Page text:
This time of year you will hear a steady hum at my house, but it’s not the air conditioner. The food dehydrator’s little fan spins hour after hour, generating the sweet aroma of drying tomatoes. While I do can and freeze some tomatoes, every year I dry several batches, too. Compared to other storage methods, dried tomatoes take up much less space than frozen or even canned ones, and preparation goes fast – simply slice clean tomatoes and start dehydrating them.
I dehydrate tomatoes and lots of other food crops in an electric dehydrator, but if you live in an arid climate you can use a solar dehydrator instead. Tomatoes are around 93 percent water, so even in an electric dehydrator they take a long time to dry. Without a constant flow of forced warm air to hasten the drying process, tomato pieces can quickly become buttons of mold.
May we pause for a mini-rant? The ‘net is overflowing with recipes for sun-dried tomatoes that never see the sun, with claims that anyone can make them – in an oven! Sorry, but this is no way to actually dehydrate tomatoes. You can use the oven to slowly bake tomatoes until they collapse, and serve or freeze them as delicious "half-dried" tomatoes, but the oven cannot handle the second half of dehydrating tomatoes, in which they change from soft goo to richly colored leathery pieces. For this, you need a proper electric or solar dehydrator, which bathes tomatoes in a gentle wind of warm, dry air.
Best Tomatoes for Drying
All types of tomatoes can be dried, and I think drying is the best way to preserve juicy cherry tomatoes and large slicing tomatoes that never found their way to a sandwich. These and other high-moisture tomatoes make a watery sauce that can be bitter if the seeds are not removed with a food mill or sieve, but they dehydrate into flavorful tidbits just right for adding to cooked dishes like pasta salad or chili.
Comparatively dry-fleshed paste tomatoes can be dried, too, and they tend to dry faster than juicier types. I think paste tomatoes are at their best when diced and canned, but one of the great things about dehydrating tomatoes is that you can mix up different types – whatever is ripe that day can go into the dehydrator.
Preparing Tomatoes for Drying
Tomatoes for drying must be cut by hand, and for this you will need a sharp serrated knife that cuts clean and fast. Cut cherry tomatoes in half, and slice larger salad tomatoes into quarters. Bigger tomatoes are best sliced just under one-half inch (8-9 mm) thick. Thinner slices dry unevenly and are prone to turning dark as they dry. You can cut the slices in half to hasten drying.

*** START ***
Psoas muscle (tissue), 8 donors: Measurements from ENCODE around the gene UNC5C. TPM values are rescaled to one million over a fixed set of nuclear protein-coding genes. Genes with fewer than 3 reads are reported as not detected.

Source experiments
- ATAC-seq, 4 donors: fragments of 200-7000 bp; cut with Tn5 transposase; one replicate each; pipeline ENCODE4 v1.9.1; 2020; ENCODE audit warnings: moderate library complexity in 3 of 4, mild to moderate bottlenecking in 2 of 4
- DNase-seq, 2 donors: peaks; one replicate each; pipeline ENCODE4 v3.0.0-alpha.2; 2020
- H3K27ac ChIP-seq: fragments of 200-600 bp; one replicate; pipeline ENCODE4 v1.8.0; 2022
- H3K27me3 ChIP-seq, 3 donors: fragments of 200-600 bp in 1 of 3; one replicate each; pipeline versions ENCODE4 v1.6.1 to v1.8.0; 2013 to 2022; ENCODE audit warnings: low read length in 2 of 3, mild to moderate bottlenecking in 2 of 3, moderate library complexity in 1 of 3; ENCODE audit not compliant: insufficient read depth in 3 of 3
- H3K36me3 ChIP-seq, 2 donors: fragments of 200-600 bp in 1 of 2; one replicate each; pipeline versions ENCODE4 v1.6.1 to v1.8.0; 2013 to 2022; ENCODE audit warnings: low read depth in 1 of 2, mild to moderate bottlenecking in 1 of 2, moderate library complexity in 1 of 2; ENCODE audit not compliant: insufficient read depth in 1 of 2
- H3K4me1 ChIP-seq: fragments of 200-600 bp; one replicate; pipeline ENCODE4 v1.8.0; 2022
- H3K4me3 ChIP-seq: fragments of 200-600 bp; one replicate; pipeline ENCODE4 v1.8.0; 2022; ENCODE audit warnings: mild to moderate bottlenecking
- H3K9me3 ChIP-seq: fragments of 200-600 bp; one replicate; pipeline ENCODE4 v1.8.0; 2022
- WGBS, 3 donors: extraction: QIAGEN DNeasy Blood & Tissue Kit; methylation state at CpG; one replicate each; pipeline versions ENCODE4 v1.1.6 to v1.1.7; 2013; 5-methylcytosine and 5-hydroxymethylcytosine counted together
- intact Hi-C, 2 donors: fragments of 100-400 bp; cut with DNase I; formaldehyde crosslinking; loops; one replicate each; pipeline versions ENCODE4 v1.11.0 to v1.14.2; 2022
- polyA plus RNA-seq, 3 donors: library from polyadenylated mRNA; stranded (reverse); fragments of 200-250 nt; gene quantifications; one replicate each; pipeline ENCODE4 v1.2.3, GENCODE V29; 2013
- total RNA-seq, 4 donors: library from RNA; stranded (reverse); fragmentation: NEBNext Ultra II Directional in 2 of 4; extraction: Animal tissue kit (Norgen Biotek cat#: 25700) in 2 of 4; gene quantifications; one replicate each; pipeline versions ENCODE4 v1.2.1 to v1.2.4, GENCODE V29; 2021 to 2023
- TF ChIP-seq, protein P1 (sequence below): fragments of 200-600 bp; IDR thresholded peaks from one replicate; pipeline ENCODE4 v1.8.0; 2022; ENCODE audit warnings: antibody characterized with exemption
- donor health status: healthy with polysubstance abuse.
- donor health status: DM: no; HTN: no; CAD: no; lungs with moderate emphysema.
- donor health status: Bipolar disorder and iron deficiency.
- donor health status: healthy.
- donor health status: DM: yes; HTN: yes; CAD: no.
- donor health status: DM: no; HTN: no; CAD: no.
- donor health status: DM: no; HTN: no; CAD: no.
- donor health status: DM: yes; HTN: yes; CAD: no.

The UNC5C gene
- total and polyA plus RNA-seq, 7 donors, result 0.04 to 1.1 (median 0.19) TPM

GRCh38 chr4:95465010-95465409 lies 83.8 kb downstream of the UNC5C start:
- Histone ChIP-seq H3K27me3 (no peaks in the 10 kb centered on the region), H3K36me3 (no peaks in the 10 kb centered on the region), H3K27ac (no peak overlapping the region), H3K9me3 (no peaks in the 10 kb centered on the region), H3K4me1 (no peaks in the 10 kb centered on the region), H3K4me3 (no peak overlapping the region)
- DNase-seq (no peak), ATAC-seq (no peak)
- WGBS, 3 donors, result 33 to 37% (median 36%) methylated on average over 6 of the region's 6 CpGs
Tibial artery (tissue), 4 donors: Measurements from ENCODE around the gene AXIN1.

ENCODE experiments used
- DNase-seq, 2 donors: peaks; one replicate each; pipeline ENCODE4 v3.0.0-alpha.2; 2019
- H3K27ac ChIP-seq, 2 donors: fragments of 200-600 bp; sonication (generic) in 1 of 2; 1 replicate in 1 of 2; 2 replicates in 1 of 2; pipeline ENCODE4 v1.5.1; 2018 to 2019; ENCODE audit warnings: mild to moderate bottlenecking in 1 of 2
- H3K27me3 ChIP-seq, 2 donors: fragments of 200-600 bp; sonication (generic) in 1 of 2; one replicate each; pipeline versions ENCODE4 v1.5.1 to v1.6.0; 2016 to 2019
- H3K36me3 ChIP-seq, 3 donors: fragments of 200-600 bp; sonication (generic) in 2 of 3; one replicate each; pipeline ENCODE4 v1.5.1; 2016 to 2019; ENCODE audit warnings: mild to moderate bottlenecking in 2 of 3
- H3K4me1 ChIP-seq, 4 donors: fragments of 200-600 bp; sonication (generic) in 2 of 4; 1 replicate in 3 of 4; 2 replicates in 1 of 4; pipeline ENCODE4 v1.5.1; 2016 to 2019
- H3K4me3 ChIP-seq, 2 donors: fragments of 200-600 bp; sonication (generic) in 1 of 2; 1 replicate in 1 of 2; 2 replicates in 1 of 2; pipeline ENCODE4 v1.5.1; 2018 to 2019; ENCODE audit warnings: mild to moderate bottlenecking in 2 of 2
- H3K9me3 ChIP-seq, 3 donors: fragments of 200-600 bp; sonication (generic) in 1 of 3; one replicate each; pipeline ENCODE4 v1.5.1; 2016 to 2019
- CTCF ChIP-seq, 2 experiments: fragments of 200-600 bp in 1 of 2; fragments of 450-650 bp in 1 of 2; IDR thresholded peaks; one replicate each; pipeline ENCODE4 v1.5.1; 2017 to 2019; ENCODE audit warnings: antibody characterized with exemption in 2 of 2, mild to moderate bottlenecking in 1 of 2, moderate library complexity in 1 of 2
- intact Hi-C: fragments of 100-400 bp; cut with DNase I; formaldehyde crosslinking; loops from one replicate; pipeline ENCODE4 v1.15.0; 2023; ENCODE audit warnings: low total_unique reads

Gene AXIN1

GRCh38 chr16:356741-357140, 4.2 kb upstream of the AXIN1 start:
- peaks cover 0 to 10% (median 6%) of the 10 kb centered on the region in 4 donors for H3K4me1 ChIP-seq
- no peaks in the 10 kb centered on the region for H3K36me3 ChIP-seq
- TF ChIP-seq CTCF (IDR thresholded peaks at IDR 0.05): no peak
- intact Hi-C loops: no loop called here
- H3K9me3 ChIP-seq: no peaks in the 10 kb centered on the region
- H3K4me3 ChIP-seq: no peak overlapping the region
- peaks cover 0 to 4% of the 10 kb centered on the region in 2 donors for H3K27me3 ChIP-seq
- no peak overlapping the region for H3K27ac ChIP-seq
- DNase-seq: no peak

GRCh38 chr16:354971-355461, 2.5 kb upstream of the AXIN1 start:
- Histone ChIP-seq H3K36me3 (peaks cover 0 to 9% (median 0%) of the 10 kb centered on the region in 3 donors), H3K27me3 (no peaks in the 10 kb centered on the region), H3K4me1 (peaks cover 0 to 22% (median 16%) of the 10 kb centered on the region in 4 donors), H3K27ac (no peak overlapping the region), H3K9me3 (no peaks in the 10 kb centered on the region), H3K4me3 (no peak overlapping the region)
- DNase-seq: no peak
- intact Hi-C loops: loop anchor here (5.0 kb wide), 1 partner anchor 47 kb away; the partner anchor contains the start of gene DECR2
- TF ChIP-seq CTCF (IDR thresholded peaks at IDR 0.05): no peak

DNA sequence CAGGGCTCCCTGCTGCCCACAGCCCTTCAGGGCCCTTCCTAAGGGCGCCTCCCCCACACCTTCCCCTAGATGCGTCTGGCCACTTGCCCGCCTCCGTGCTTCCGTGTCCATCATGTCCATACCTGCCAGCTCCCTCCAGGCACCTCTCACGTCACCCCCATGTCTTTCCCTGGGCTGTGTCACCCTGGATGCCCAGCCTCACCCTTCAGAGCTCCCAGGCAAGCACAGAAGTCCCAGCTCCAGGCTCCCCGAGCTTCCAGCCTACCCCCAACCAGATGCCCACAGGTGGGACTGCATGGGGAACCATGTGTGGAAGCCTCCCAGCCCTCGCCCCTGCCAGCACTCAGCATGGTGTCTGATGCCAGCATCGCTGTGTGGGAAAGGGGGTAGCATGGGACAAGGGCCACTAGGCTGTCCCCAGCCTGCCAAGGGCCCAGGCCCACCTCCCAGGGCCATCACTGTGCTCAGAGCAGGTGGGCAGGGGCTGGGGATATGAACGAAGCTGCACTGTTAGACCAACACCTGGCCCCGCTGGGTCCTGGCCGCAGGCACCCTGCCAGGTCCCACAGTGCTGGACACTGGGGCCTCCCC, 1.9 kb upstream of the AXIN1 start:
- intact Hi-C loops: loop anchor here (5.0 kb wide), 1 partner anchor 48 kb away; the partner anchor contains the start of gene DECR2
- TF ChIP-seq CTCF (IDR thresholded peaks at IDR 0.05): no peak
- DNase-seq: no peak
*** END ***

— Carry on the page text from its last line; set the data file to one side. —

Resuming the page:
You may also elect to first remove the tomatoes’ skins, by dipping them in boiling water for a few seconds, but I think the skins provide beneficial structure during the dehydration process. Besides, when you rehydrate dried tomatoes, or put them in a soup, the skins naturally float free and are easily fished out of the pot should you deem them to be excessive fiber.
Seed removal is optional, too. The gel and seeds contain flavor compounds and nutrients that I like to keep intact when drying tomatoes. Why not have raw, whole food with all its flavor features intact?
Dehydrating Tomatoes in Stages
Home food dehydrators circulate warm air continuously, but not uniformly. Some trays dry faster than others, so it is usually necessary to rotate the trays around every few hours to achieve even drying. This is important when dehydrating tomatoes, because you cannot move the pieces until the drying process is almost finished. Tomatoes go through a gooey stage as they dry, which starts 3-4 hours into the drying process and persists until they are almost done. If you try to pick them up during this period, they will tear apart. But if you are patient and wait until the tomatoes flatten into flakes or shrivel into tomato raisins, they are easy to peel from the trays in one piece. In my dehydrator, this takes between 8 and 10 hours.
Like other foods, dehydrated tomatoes benefit from a period of conditioning. I put the newly dried pieces in a big jar, screw on the lid, and keep it at room temperature for a day. Moisture levels equalize between the pieces, after which they almost always feel damp and sticky, which earns them another hour in the dehydrator, arranged in loose piles. Then they are ready to store in airtight containers in a cool, dark place, or in the freezer. They’ll last for six months at room temperature, but in the freezer, dehydrated tomatoes are still perfect after a year.
Dehydrating tomatoes is the best way I know to fit fifteen pounds of tomatoes in a one quart jar, with each piece in recipe-ready condition.